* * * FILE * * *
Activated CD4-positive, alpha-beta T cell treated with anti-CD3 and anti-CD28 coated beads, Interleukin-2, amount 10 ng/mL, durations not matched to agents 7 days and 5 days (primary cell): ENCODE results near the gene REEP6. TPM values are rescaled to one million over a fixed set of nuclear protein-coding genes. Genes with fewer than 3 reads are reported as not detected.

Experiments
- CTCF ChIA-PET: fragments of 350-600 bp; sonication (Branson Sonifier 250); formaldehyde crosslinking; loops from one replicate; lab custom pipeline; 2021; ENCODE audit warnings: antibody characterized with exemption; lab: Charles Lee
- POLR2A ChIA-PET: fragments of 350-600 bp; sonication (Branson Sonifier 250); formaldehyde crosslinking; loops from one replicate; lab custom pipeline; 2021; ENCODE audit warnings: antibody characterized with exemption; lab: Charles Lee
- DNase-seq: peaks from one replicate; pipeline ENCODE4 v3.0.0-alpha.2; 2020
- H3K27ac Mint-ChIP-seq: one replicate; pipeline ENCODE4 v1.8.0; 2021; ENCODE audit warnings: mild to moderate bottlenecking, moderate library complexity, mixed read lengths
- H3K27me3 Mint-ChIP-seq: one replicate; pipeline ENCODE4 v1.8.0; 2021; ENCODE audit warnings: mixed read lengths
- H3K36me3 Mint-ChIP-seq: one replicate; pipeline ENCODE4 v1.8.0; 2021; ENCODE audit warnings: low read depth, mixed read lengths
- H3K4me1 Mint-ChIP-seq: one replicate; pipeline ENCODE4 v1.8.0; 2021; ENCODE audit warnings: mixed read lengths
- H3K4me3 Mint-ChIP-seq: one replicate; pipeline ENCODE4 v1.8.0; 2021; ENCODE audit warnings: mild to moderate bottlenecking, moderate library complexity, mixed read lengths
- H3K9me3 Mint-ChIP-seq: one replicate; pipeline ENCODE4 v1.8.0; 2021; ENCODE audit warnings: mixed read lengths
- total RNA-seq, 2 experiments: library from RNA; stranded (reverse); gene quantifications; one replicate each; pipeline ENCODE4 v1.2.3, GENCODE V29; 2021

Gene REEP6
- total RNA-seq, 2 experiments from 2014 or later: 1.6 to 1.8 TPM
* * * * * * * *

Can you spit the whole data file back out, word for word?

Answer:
Activated CD4-positive, alpha-beta T cell treated with anti-CD3 and anti-CD28 coated beads, Interleukin-2, amount 10 ng/mL, durations not matched to agents 7 days and 5 days (primary cell): ENCODE results near the gene REEP6. TPM values are rescaled to one million over a fixed set of nuclear protein-coding genes. Genes with fewer than 3 reads are reported as not detected.

Experiments
- CTCF ChIA-PET: fragments of 350-600 bp; sonication (Branson Sonifier 250); formaldehyde crosslinking; loops from one replicate; lab custom pipeline; 2021; ENCODE audit warnings: antibody characterized with exemption; lab: Charles Lee
- POLR2A ChIA-PET: fragments of 350-600 bp; sonication (Branson Sonifier 250); formaldehyde crosslinking; loops from one replicate; lab custom pipeline; 2021; ENCODE audit warnings: antibody characterized with exemption; lab: Charles Lee
- DNase-seq: peaks from one replicate; pipeline ENCODE4 v3.0.0-alpha.2; 2020
- H3K27ac Mint-ChIP-seq: one replicate; pipeline ENCODE4 v1.8.0; 2021; ENCODE audit warnings: mild to moderate bottlenecking, moderate library complexity, mixed read lengths
- H3K27me3 Mint-ChIP-seq: one replicate; pipeline ENCODE4 v1.8.0; 2021; ENCODE audit warnings: mixed read lengths
- H3K36me3 Mint-ChIP-seq: one replicate; pipeline ENCODE4 v1.8.0; 2021; ENCODE audit warnings: low read depth, mixed read lengths
- H3K4me1 Mint-ChIP-seq: one replicate; pipeline ENCODE4 v1.8.0; 2021; ENCODE audit warnings: mixed read lengths
- H3K4me3 Mint-ChIP-seq: one replicate; pipeline ENCODE4 v1.8.0; 2021; ENCODE audit warnings: mild to moderate bottlenecking, moderate library complexity, mixed read lengths
- H3K9me3 Mint-ChIP-seq: one replicate; pipeline ENCODE4 v1.8.0; 2021; ENCODE audit warnings: mixed read lengths
- total RNA-seq, 2 experiments: library from RNA; stranded (reverse); gene quantifications; one replicate each; pipeline ENCODE4 v1.2.3, GENCODE V29; 2021

Gene REEP6
- total RNA-seq, 2 experiments from 2014 or later: 1.6 to 1.8 TPM